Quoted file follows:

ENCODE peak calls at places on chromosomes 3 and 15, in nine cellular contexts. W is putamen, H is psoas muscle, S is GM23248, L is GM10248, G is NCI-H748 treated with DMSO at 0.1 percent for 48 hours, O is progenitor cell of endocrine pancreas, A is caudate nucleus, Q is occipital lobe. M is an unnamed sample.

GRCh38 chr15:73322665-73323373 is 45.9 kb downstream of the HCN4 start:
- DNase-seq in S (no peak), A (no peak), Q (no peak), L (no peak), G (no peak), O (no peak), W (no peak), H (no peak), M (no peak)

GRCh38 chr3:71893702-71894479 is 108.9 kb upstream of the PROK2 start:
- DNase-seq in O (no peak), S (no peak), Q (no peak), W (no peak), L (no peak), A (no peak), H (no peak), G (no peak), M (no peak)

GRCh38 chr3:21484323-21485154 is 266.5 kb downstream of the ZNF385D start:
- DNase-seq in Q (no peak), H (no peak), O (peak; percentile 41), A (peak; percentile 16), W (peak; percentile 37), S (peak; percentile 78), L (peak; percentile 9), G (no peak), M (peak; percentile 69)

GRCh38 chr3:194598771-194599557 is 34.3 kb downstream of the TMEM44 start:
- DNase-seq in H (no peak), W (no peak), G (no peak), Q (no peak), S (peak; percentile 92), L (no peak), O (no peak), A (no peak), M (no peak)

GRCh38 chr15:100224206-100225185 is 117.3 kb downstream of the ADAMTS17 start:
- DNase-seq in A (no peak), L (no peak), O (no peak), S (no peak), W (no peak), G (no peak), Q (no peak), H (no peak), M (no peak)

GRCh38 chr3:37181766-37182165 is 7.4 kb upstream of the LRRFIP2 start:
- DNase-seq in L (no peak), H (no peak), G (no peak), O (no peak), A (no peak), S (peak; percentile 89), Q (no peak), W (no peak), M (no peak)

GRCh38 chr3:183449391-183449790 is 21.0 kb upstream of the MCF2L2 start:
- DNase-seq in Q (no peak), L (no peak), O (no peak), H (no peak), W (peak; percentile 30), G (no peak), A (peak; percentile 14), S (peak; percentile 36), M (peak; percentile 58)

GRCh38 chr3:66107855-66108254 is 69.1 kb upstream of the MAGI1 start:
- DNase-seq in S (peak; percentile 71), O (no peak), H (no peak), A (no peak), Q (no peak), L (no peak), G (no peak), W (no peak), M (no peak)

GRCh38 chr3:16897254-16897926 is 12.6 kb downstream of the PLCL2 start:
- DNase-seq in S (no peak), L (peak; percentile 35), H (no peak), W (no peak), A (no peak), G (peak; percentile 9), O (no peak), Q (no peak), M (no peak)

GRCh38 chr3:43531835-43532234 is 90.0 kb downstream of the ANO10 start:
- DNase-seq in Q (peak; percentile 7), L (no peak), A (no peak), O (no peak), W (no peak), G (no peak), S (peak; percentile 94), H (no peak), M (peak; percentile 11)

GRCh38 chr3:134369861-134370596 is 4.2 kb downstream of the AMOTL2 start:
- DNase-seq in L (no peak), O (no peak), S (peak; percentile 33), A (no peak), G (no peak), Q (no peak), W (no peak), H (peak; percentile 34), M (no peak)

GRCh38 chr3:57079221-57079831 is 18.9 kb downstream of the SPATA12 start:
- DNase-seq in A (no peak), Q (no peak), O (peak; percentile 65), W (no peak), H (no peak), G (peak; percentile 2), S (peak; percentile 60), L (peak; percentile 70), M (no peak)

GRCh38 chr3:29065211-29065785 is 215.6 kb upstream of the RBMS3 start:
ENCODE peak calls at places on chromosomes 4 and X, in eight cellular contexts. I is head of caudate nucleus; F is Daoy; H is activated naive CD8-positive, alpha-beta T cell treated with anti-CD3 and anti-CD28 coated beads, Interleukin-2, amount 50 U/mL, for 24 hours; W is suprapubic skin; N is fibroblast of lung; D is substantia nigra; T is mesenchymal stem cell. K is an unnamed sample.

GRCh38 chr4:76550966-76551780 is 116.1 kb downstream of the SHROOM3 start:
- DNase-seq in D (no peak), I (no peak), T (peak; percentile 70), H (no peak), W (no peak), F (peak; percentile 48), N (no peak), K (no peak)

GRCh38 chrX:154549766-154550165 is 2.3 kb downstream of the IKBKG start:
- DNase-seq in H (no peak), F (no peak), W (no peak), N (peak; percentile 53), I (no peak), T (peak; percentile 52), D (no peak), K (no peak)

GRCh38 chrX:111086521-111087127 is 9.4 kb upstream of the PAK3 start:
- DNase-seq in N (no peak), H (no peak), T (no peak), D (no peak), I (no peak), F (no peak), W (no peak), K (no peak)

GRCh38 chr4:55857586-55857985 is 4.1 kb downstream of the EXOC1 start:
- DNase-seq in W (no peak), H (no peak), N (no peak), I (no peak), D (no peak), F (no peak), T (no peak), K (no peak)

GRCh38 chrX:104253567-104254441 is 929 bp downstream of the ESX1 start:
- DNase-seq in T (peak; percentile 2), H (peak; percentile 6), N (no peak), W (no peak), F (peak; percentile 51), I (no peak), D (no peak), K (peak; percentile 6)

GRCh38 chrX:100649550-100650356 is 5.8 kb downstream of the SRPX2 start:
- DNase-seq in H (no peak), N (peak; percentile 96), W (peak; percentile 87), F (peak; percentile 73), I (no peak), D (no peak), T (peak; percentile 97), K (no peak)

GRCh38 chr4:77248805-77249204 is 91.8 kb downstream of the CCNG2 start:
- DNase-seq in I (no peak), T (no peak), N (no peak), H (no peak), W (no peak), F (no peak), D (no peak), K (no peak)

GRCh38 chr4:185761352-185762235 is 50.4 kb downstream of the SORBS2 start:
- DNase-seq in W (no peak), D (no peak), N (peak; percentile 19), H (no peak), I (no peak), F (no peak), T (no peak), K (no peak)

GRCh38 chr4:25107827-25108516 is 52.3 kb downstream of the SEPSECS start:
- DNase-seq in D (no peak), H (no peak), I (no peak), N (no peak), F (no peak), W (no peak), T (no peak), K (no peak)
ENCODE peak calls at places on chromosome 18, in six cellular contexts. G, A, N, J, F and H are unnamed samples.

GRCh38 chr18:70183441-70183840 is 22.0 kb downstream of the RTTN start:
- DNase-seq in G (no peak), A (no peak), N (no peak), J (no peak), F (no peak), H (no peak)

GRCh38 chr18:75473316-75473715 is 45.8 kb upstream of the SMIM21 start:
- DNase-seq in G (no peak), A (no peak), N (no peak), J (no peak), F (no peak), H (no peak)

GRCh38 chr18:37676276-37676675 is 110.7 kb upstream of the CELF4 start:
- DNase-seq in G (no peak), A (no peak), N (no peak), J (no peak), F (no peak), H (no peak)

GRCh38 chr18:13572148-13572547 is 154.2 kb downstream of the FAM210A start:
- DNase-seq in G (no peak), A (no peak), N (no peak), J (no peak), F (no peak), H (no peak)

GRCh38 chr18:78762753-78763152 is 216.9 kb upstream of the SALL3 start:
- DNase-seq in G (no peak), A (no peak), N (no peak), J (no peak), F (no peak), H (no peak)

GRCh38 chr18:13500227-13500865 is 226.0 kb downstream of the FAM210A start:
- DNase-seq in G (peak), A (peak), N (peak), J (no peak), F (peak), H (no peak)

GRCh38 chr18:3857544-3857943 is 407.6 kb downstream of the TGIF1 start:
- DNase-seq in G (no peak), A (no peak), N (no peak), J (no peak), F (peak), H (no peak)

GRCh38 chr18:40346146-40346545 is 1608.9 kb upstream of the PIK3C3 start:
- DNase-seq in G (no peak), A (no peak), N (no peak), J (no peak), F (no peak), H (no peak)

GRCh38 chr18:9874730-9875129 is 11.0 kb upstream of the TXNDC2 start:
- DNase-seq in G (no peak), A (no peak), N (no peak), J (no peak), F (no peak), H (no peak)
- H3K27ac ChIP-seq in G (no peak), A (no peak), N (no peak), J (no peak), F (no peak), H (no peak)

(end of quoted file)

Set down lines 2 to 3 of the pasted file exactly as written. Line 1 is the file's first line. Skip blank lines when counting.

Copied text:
GRCh38 chr15:73322665-73323373 is 45.9 kb downstream of the HCN4 start:
- DNase-seq in S (no peak), A (no peak), Q (no peak), L (no peak), G (no peak), O (no peak), W (no peak), H (no peak), M (no peak)